Outlawing Unauthorised Fatwa through Judicial Activism

By A. H. Monjurul Kabir

The year 2001 starts with a commendable judicial intervention outlawing the continuing malpractice of fatwa. In a landmark judgement (Writ Petition No.5897 of 2000), a Division Bench of the High Court Division of the Supreme Court of Bangladesh, comprising Justice Md. Gholam Rabbani and Justice Najmun Ara Sultana, the first woman judge in the country, declared any fatwa issued from an unauthorised source is illegal and also ruled that giving a fatwa by unauthorised persons(s) must be made a punishable offence by Parliament immediately. The verdict was delivered against the backdrop of an increasing number of fatwas, mostly issued by mullahs, half-educated or educated with inadequate maddrasah education targeting the vulnerable segments of the society.

The High Court judgement on the first day of January 2001 will, no doubt, have significant impacts on the societal context of Bangladesh. Many NGOs, human rights activists and groups welcomed the decision while a section of religious personalities, groups and political parties including Islami Oikkya Jote (IJO) considered the judgment audacious and have already declared the two judges Murtads.

Setting the Ground

In the present case, the judges of said Division Bench issued a suo motu rule (on its own initiative, without being approached by any party) on 2 December 2000, upon a news item published in the Daily Bangla Bazar Patrika on the same day. The rule nisi was on the Deputy Commissioner of Naogaon, to show cause as to why action shall not be taken against him, for his failure to take action against an incident of illegal fatwa in Naogaon and to show cause as to why his inaction would not be violative of Section 7 of the Muslim Family Laws Ordinance, 1961 and Sections 498, 508 and 509 of the Penal Code.

According to the report a woman named Shahida, wife of Saiful of Naogaon district was forced to marry her husband's paternal cousin Samshul on a fatwa by Hazi Azizul Huq that her marriage had been dissolved consequent to an incident of about one year ago. Her husband allegedly uttered the word 'talaq' out of anger, but thereafter continued their married life. On 16 November 2000, while Saiful was visiting his sister in another village, Hazi Azizul Huq, a neighbour who claimed to have heard the pronouncement of talaq, himself issued a fatwa that Shahida must contract a hilla (interim marriage with a third person for reunion of the couple in a broken marriage) for enabling her to resume relations with her 'divorced' husband. Accordingly Shahida was forced to consummate the marriage with Samshul. Later, Saiful refused to accept Shahida as his wife and sent her back to her father's house.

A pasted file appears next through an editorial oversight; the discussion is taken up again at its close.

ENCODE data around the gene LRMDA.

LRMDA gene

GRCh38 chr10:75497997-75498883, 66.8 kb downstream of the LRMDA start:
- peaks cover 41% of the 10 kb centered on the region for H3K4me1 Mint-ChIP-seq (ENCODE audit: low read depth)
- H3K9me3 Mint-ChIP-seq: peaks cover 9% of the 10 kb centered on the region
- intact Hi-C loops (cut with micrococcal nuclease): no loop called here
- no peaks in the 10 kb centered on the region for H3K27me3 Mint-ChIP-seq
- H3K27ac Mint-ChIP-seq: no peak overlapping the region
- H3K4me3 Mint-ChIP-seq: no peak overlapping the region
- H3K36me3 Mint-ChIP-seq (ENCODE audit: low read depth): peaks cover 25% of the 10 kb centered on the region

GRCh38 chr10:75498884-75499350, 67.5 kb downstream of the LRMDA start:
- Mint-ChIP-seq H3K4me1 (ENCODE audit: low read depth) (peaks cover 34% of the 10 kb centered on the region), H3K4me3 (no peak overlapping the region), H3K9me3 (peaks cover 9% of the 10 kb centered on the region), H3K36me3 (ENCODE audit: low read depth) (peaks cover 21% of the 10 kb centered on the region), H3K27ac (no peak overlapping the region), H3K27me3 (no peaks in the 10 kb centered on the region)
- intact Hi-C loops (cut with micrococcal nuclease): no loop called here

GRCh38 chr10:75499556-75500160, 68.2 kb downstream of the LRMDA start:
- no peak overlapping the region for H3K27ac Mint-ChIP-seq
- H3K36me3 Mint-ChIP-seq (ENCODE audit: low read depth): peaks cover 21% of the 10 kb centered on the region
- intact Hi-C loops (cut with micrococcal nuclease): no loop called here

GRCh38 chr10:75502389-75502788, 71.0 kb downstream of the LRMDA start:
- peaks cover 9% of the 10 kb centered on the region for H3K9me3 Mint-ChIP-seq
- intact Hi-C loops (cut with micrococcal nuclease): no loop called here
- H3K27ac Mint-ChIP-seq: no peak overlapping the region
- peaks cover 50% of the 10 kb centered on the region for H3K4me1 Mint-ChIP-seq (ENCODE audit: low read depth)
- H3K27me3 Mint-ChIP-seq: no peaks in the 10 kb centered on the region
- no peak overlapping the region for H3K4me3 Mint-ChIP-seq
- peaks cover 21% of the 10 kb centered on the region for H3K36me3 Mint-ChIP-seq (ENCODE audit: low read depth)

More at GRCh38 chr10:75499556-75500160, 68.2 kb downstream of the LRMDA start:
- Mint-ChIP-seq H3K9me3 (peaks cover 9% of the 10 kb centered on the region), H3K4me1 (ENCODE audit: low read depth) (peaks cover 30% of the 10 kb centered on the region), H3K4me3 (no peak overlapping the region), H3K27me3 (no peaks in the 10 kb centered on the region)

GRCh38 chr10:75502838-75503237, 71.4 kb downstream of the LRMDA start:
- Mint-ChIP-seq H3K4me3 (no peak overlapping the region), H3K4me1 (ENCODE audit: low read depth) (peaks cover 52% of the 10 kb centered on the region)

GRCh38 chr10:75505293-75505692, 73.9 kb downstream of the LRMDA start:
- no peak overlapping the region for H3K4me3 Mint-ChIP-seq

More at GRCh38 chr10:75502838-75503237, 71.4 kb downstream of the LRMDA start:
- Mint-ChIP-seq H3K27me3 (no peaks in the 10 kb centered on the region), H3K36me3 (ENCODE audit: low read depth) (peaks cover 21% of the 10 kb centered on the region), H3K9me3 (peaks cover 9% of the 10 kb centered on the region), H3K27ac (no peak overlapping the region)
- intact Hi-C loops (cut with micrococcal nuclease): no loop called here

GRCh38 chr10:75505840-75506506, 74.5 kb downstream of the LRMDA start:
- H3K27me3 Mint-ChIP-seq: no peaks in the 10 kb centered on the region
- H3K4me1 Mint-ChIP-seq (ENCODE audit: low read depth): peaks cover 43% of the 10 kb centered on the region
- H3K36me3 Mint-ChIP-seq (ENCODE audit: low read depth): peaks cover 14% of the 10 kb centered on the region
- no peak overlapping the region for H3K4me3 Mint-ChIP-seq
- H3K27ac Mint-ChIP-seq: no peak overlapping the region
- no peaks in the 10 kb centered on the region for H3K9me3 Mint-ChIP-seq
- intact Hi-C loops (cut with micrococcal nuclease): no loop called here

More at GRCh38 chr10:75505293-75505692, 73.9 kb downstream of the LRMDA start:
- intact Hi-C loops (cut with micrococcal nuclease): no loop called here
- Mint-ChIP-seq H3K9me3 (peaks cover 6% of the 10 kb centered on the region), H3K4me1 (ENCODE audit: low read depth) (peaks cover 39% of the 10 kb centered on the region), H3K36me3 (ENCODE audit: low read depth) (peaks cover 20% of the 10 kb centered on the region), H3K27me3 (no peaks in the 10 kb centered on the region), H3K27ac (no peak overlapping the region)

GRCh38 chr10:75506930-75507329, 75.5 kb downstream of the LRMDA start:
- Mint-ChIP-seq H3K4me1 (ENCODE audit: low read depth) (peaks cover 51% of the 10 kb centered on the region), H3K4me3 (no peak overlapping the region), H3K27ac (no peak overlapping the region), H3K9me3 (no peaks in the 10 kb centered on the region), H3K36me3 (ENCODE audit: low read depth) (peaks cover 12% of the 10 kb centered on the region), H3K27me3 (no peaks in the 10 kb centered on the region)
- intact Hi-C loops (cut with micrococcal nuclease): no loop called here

On request, the Division Bench allowed Ain-o-Salish Kendra (ASK) to appear in this case as an intervenor. Considering the importance of the case, several other lawyers and experts applied before the court to be included as Added Parties. The court also accepted their applications. On 31 December 2000, the court heard their submissions on the illegality of unauthorised fatwa in Bangladesh. Citing a number of instances of fatawabazi (issuing and enforcing fatwa) Dr. Kamal Hossain, on behalf of the intervenor, submitted that those of fatwas were the open challenge to the fundamental rights guaranteed under Articles 27 (Equality before law), 28 (Discrimination on grounds of religion etc.), 31(Right to protection of law), and 35 (Protection in respect of trial and punishment) of the Constitution of Bangladesh. Ms. Tania Amir contended that the instant fatwa is a punishable offence under section 508 of the Penal Code and there are also other sections in the Code to punish the person involved in the execution of the fatwa. Mr. Amir-ul Islam also endorsed the views expressed by Dr. Kamal Hossain and Ms. Tania Amir.

Judging the Judgment

Unfortunately in some newspapers the judgement has been given undue credit of reforming Muslim law of talaq; some dubbed the judgement as progressive as it purportedly "has overturned a provision of the Islamic law." Such misinterpretations of the judgement are bound to create confusions in public. It is important to analyse the judgement on the basis of its content. The judgement has a number of critical aspects to be considered:

Reaffirming and Reinforcing Existing Law: In Bangladesh section 7 of the Muslim Family Laws Ordinance (MFLO) governs the method relating to the dissolution of a Muslim marriage at the instance of the husband and the remarriage after the dissolution. Section 3 of the MFLO asserts that the provisions of this Ordinance shall prevail over any other law, custom, and usage. The MFLO in section 7(6) clearly discourages hilla marriage. Dissolution of marriage simply by uttering the word 'talaq' once or thrice at the same time is against the dictates of the Quran and the Hadith as well as invalid in law under section 7 of the MFLO.